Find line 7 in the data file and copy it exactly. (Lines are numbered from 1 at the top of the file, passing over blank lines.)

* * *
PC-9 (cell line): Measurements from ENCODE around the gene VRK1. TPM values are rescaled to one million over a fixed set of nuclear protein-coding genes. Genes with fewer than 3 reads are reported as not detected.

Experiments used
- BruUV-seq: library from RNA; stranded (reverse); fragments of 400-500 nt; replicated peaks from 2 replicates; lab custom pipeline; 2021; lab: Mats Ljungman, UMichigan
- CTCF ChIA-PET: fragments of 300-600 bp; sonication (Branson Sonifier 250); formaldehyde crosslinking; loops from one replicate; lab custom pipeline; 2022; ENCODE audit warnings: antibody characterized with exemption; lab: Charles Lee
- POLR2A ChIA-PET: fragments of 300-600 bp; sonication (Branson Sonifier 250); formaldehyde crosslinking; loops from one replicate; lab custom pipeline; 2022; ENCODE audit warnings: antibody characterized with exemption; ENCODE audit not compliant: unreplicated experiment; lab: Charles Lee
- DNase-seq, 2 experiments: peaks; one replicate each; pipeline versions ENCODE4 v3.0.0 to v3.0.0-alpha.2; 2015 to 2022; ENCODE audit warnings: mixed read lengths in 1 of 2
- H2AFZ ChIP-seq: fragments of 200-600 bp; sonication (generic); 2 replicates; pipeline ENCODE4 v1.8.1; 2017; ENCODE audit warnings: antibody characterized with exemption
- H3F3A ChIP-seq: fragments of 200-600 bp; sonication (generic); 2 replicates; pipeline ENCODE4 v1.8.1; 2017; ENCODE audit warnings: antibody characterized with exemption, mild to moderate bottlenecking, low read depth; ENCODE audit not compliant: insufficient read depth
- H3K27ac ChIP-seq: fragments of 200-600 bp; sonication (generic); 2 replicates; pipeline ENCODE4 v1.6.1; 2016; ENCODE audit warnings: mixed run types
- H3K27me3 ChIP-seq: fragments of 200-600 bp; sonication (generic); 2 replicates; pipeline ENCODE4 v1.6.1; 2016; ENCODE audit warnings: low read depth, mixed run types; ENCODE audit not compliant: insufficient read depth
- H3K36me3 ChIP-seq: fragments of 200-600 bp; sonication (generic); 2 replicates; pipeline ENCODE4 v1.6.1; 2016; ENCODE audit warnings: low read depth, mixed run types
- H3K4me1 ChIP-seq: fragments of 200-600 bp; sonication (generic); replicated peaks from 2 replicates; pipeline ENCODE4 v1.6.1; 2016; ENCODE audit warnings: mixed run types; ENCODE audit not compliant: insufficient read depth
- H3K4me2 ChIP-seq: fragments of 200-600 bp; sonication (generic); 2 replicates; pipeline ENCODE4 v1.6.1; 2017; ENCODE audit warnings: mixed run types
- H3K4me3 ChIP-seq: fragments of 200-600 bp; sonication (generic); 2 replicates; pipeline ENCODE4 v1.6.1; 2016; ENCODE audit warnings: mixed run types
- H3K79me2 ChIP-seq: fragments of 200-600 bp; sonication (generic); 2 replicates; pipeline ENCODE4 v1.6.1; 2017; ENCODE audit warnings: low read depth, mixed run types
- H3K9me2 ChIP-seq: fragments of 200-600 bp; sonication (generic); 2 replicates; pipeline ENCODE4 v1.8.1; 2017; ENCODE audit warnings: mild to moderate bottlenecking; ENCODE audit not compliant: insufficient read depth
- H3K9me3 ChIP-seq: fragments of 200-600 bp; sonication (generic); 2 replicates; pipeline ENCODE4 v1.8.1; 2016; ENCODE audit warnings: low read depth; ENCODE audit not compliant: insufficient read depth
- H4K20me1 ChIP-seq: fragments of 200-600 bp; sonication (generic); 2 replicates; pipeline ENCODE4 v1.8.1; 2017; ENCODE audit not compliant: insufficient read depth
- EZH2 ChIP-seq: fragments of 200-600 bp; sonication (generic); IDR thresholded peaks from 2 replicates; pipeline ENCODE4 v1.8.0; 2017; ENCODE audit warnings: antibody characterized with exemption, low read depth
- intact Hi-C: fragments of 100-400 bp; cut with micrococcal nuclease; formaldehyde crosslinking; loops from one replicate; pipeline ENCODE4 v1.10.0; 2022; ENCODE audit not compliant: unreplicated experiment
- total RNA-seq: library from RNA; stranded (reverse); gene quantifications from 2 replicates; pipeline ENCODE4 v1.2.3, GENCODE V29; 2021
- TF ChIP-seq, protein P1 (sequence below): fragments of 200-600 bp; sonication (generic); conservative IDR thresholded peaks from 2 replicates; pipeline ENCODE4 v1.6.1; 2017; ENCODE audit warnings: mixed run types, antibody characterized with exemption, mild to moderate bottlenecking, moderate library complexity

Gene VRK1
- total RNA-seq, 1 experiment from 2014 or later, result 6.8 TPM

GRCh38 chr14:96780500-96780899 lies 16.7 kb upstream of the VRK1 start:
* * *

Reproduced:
- H2AFZ ChIP-seq: fragments of 200-600 bp; sonication (generic); 2 replicates; pipeline ENCODE4 v1.8.1; 2017; ENCODE audit warnings: antibody characterized with exemption